Behind the Picture: Picasso ‘Draws’ With Light

Pablo Picasso creates a light drawing, 1949
Gjon Mili—Time & Life Pictures/Getty Images
Pablo Picasso "draws" a centaur in the air with light, 1949.
Art & Artists
'40s

When LIFE magazine’s Gjon Mili, a technical prodigy and lighting innovator, visited Pablo Picasso in the South of France in 1949, it was clear that the meeting of these two artists and craftsmen was bound to result in something extraordinary. Mili showed Picasso some of his photographs of ice skaters with tiny lights affixed to their skates, jumping in the dark — and the Spanish genius’s ever-stirring mind began to race.

“Picasso” LIFE magazine reported at the time, “gave Mili 15 minutes to try one experiment. He was so fascinated by the result that he posed for five sessions, projecting 30 drawings of centaurs, bulls, Greek profiles and his signature. Mili took his photographs in a darkened room, using two cameras, one for side view, another for front view. By leaving the shutters open, he caught the light streaks swirling through space.”

This series of photographs, known ever since as Picasso’s “light drawings,” were made with a small electric light in a darkened room; in effect, the images vanished as soon as they were created — and yet they still live, six decades later, in Mili’s playful, hypnotic images. Many of them were also put on display in early 1950 in a show at New York’s Museum of Modern Art.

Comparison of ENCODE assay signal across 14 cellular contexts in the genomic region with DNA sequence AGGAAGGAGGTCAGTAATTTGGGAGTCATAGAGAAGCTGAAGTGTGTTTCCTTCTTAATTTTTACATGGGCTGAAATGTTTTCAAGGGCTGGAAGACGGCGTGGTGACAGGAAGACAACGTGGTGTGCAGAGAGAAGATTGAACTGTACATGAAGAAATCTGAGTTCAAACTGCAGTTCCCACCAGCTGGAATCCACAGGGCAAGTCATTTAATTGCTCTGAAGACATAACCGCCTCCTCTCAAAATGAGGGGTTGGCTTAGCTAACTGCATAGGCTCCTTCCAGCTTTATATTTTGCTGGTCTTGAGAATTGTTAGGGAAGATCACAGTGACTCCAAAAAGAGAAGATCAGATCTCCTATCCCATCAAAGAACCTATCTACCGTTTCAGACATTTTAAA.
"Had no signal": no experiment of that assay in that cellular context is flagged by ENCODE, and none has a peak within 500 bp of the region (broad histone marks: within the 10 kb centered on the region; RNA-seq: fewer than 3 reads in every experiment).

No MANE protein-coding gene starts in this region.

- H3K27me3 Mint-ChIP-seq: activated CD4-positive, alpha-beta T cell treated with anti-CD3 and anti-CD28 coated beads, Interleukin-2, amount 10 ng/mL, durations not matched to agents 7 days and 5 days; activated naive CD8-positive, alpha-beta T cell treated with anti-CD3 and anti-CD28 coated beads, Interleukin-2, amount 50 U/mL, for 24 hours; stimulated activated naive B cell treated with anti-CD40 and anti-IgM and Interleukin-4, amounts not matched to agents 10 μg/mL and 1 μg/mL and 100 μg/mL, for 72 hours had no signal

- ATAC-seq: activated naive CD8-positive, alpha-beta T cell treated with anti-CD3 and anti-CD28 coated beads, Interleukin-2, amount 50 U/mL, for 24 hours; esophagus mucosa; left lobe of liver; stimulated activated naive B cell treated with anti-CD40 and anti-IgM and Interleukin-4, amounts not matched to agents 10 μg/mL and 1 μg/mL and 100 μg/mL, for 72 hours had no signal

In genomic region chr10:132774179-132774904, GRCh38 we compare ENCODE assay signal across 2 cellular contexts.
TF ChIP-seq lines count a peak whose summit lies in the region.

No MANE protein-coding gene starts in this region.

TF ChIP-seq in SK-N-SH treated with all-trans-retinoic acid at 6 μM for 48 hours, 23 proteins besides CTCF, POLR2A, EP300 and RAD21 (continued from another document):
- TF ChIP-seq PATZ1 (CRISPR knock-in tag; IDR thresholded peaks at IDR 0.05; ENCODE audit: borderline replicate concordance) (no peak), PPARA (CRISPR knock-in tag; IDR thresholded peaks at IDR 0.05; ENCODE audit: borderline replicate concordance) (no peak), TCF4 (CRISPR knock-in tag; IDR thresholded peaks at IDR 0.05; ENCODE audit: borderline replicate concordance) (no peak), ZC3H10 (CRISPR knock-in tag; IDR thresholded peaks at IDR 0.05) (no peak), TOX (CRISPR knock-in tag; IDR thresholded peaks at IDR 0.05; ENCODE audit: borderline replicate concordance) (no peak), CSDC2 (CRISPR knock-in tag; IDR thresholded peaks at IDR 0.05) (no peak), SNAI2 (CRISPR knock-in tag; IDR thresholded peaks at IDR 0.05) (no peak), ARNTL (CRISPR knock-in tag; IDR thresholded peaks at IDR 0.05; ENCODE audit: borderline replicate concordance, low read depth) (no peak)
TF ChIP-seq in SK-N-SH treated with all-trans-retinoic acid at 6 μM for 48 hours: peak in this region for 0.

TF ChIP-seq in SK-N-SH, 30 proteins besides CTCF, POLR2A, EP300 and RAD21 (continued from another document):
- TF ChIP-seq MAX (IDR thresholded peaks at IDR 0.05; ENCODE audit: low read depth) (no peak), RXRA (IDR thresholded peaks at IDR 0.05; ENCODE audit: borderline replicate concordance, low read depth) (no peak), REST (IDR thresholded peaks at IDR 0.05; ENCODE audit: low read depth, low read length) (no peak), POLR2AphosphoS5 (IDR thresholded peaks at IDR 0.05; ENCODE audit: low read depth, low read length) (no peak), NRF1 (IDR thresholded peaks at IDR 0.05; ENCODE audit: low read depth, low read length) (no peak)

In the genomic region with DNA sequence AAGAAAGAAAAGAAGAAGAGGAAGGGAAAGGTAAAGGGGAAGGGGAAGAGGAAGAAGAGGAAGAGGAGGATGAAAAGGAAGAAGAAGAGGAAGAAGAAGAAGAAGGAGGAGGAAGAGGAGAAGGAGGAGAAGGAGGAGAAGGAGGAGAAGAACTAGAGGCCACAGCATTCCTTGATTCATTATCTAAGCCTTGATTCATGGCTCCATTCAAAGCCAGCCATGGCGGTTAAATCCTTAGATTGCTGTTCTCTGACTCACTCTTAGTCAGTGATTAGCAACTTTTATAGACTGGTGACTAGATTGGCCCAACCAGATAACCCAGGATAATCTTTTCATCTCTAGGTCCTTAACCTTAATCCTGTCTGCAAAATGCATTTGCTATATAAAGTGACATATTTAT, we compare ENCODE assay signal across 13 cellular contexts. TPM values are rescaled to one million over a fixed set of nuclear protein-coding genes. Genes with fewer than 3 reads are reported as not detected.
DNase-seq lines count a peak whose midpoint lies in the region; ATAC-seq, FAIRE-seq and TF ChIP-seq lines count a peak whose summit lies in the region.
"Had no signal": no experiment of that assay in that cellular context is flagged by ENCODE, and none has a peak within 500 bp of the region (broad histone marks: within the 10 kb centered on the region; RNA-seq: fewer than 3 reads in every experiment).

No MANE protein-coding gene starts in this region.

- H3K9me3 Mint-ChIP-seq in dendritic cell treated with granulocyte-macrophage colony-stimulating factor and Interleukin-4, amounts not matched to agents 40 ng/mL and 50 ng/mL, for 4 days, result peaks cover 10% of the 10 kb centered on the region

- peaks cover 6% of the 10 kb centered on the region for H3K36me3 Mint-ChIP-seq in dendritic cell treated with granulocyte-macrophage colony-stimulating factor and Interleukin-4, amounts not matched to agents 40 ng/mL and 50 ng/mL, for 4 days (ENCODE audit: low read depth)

Finally, while the “Picasso draws a centaur in the air” photo that leads off this gallery is rightly celebrated, many of the images in this gallery are far less well-known — in fact, many of them never ran in the magazine. But they are no less thrilling, after all these years, than the famous shot of the 20th century’s archetypal creative genius crafting, on the fly, a simultaneously fleeting and enduring work of art.

A note on the last image in the gallery: An excerpt from a 1968 special issue of LIFE, devoted entirely to Picasso, describes a typical scene at his home: “Putting on a mask is sometimes enough to set Picasso off into a kind of witch-doctor frenzy. He roars and writhes behind his gorilla mask, dances away to the mirror, returns in a rubber devil’s mask to swoop down on his daughter Paloma. Picasso was one of the first European artists to recognize the magic and beauty of African masks, and his own masks show the enduring power of that early influence.”


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